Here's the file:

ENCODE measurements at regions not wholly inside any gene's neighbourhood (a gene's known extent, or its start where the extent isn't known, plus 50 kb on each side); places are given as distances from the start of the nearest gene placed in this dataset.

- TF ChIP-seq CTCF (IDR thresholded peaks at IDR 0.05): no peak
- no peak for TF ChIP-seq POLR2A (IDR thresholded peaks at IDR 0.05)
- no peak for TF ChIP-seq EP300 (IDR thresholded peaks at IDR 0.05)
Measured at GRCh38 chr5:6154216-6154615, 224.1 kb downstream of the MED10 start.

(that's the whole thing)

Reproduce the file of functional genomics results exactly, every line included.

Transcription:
ENCODE measurements at regions not wholly inside any gene's neighbourhood (a gene's known extent, or its start where the extent isn't known, plus 50 kb on each side); places are given as distances from the start of the nearest gene placed in this dataset.

- TF ChIP-seq CTCF (IDR thresholded peaks at IDR 0.05): no peak
- no peak for TF ChIP-seq POLR2A (IDR thresholded peaks at IDR 0.05)
- no peak for TF ChIP-seq EP300 (IDR thresholded peaks at IDR 0.05)
Measured at GRCh38 chr5:6154216-6154615, 224.1 kb downstream of the MED10 start.